Developer protégé turned cyber professional and social impact advocate

From coding his first application in eighth grade to landing an information security job with Amazon — Armaan Kapoor continues to grow his skills while making time to give back to his community.

Developer protégé turned cyber professional and social impact advocate

The journey from eighth-grade developer protégé to cybersecurity pro at one of the largest companies in the world

While many students were likely spending their free time on sports, games and traditional classes, Armaan Kapoor followed his father's footsteps and built his first computer application. "He's always been pushing me to get A's and code, and in eighth grade, I made a calculator application.", explained Kapoor when speaking of his data being his first mentor growing up. Today, Kapoor is a cybersecurity professional working in the application security domain of tech giant Amazon. 

How does one go from early exposure in tech development to cyber professional? One key element is exposure. Armaan's deeper interest in cybersecurity started in high school and progressed into college as he grew more aware of how critical cybersecurity risks were to the world. After seeing endless people and companies getting hacked, including finding his own information on the dark web, he became dedicated to better-protecting everyone from attacks. A key part of this learning included completing capture the flag (CTF) competitions in which teams work to solve key cyber challenges in a gamified setting. His team went on to win first place in the National Cyber League Competition. 

Tackling growing concerns in the cyberspace requires only one main thing: better problem solvers.

Securing web applications and public-facing end products

Kapoor has a passion for cyber defense, including securing web applications and public-facing end products. This is critical in a time when, according to analysis performed on Verizon's 2021 Data Breach report, almost 20% of all incidents fit under the application security category, and one-third of those ended in a confirmed data breach. Now contributing to application security at Amazon, Kapoor is well on his way to shaping the security of applications used by diverse groups of consumers and businesses worldwide.

Diversifying your cybersecurity talent pool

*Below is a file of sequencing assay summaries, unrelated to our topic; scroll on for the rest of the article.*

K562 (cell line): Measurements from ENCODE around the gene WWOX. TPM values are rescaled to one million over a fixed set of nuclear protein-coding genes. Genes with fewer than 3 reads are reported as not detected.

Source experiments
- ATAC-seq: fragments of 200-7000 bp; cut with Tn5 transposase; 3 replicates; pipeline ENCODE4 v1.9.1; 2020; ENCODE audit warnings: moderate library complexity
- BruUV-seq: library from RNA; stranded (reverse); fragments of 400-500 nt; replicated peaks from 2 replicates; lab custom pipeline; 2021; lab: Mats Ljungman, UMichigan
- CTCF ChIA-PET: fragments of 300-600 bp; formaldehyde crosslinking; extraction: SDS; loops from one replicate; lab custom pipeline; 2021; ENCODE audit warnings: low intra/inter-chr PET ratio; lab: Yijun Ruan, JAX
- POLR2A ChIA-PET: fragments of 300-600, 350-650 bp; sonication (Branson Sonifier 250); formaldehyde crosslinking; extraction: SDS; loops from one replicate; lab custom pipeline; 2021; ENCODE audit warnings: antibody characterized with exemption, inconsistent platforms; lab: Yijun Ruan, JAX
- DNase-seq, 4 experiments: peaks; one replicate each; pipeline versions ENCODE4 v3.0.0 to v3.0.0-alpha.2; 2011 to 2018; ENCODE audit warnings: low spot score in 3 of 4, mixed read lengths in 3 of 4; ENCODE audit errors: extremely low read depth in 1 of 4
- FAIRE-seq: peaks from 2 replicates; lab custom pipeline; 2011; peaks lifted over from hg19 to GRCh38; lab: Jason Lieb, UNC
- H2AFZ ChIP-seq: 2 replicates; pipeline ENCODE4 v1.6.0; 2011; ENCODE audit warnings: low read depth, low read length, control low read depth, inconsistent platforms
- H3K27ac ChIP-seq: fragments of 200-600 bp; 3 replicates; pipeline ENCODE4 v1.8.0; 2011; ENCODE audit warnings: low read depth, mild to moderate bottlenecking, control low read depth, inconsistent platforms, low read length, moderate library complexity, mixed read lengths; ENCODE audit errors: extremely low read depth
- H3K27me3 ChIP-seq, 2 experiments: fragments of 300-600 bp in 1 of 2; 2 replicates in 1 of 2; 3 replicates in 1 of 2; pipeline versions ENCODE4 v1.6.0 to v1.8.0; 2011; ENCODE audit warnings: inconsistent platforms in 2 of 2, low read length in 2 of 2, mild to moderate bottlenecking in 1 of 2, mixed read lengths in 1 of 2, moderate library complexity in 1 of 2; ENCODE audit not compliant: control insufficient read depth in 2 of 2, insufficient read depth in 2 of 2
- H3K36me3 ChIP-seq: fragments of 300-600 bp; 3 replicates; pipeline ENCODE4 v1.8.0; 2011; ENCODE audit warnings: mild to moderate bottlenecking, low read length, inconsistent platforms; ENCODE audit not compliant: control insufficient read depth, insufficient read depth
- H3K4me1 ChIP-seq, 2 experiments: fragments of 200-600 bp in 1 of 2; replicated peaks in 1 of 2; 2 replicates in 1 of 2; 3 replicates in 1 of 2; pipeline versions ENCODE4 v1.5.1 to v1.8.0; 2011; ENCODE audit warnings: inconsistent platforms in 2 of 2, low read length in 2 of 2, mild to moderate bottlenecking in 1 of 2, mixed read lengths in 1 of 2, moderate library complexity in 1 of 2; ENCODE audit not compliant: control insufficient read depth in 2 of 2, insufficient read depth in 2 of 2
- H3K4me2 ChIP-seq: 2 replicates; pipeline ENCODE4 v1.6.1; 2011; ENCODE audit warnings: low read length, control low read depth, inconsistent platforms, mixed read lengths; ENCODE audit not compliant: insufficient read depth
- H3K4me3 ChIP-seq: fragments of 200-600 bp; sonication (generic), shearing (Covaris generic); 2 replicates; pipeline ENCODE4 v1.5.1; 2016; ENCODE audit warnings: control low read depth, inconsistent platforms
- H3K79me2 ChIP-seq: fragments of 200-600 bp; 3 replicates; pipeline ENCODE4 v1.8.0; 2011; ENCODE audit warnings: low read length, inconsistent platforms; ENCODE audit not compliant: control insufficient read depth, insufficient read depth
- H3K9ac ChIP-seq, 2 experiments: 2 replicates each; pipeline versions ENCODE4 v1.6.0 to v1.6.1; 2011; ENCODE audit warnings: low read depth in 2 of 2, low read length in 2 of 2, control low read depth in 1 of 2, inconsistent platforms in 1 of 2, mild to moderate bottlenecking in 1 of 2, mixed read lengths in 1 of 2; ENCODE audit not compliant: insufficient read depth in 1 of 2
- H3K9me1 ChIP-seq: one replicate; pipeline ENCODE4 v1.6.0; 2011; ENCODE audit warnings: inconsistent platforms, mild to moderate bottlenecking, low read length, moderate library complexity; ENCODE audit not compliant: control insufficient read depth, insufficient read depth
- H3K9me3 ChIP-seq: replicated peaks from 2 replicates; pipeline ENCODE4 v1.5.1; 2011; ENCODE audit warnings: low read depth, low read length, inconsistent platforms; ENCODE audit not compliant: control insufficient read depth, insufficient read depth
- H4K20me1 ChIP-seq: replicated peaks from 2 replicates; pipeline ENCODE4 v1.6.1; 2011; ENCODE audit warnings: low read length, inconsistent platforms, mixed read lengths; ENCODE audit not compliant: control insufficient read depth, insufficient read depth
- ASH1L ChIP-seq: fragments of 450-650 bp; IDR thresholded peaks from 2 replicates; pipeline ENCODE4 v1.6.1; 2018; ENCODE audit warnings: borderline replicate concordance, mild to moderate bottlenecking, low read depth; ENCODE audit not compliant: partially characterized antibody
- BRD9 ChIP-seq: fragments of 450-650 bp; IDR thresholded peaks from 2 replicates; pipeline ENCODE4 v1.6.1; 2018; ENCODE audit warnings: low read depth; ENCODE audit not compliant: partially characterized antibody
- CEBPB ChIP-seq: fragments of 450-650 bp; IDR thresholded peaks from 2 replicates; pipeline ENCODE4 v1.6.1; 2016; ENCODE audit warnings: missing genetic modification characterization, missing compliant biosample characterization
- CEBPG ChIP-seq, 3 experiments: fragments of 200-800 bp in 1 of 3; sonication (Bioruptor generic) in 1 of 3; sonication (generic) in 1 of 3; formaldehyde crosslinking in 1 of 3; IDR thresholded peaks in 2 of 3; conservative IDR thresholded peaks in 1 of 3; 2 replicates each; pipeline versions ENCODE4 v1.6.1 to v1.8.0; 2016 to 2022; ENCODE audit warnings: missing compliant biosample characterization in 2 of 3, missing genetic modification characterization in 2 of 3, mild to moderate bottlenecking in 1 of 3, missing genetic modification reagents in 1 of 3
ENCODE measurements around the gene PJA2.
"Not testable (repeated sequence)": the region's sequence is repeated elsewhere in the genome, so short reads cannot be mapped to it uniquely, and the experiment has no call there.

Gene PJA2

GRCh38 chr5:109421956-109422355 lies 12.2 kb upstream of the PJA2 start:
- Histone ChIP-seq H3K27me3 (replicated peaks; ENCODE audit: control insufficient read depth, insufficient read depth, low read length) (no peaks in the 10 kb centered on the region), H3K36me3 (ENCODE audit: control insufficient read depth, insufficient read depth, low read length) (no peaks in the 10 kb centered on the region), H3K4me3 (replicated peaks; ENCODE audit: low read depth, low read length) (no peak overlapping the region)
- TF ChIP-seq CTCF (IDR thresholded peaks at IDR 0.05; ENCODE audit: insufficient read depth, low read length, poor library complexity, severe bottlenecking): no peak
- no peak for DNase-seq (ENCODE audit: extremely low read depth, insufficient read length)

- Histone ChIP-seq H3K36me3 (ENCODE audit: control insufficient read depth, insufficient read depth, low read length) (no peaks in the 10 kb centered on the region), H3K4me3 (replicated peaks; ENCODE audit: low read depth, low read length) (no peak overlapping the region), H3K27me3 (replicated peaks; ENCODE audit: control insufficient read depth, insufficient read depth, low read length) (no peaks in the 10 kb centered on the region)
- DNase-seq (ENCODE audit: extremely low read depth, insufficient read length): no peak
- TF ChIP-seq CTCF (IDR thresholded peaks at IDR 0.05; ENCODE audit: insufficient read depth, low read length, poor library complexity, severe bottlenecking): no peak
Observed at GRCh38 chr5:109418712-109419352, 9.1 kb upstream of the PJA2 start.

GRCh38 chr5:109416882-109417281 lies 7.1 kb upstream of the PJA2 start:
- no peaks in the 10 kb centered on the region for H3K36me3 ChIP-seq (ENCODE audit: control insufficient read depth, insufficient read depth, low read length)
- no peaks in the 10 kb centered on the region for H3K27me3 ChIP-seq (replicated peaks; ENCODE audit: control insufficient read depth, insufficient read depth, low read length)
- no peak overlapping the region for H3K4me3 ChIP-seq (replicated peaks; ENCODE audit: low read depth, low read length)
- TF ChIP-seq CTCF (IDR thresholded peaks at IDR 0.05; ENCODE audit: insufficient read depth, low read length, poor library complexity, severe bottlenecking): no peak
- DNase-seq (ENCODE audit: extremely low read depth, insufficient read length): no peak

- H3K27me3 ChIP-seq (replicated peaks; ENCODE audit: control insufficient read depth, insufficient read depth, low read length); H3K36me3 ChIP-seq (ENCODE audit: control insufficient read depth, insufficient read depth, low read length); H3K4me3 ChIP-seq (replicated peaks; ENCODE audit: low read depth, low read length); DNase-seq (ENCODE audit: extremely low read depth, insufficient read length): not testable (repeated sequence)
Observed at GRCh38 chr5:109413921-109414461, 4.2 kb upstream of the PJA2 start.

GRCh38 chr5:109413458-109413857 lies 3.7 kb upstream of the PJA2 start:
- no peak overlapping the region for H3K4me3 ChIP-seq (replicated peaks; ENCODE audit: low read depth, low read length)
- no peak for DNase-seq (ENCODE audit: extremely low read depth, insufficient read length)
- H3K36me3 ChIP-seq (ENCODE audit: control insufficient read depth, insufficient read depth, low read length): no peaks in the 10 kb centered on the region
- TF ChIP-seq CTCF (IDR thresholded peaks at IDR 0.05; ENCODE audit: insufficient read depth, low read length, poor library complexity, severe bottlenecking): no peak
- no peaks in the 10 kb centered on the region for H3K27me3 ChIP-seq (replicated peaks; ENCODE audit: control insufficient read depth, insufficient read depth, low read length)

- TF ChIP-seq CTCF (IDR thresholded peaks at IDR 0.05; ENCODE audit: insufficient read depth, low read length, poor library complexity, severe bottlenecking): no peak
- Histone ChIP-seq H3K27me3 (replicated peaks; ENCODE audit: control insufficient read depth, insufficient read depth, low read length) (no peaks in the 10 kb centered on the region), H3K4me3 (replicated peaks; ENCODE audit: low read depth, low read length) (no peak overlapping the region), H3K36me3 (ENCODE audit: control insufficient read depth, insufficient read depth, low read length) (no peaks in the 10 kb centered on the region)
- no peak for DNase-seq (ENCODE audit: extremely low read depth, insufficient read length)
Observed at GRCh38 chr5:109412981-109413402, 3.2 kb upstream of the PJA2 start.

It's no secret that the tech industry continues to struggle with increasing diversity, equity and inclusion, and cybersecurity is no exception. Addressing this challenge isn't just nice to have. It's critical to society's ability to address cyberattacks plaguing the globe. In the words of Kapoor, "Tackling growing concerns in the cyberspace requires only one main thing: better problem solvers. Different backgrounds cause individuals to approach a problem at different angles, thinking differently about the problem than the person sitting next to them."

To increase diversity in the industry, one important area to focus on is challenging the traditional methods employers are using to recruit and onboard talent. To any employers out there, Kapoor suggests diversifying your talent pool by incorporating on-the-job training rather than reserving cyber positions for those with advanced degrees or certifications.

Making higher-paying tech jobs accessible to homeless and low-income communities

It's clear that Kapoor has a vision for creating change in the cybersecurity industry, and he's started with a few critical areas he's passionate about.

Volunteering for tech learning workshops has inspired Kapoor to help make higher-paying jobs more accessible to the homeless and low-income communities by providing technology education. "Since my goal is to create a better, safer cyber world, I set my sights during my college years on promoting cyber-awareness. I now lead a team that hosts weekly cyber hygiene workshops for the general public and hosts a virtual cyber academy for high school students during the pandemic," he explained.

A dedicated changemaker in the space, Kapoor secured over 30,000 in funding various domains such as cyber drone safety and CCNA labs, all for the students of the Central Valley. Lastly, he helps create YouTube videos for The Q Project's channel, whose mission is to foster investigative research of fundamental and applied questions across disciplines, including cybersecurity.

Though Kapoor has already accomplished so much in so little time, it's only the beginning. He aspires to become a director of security for a large company and looks forward to creating affordable and effective controls that can help secure future companies.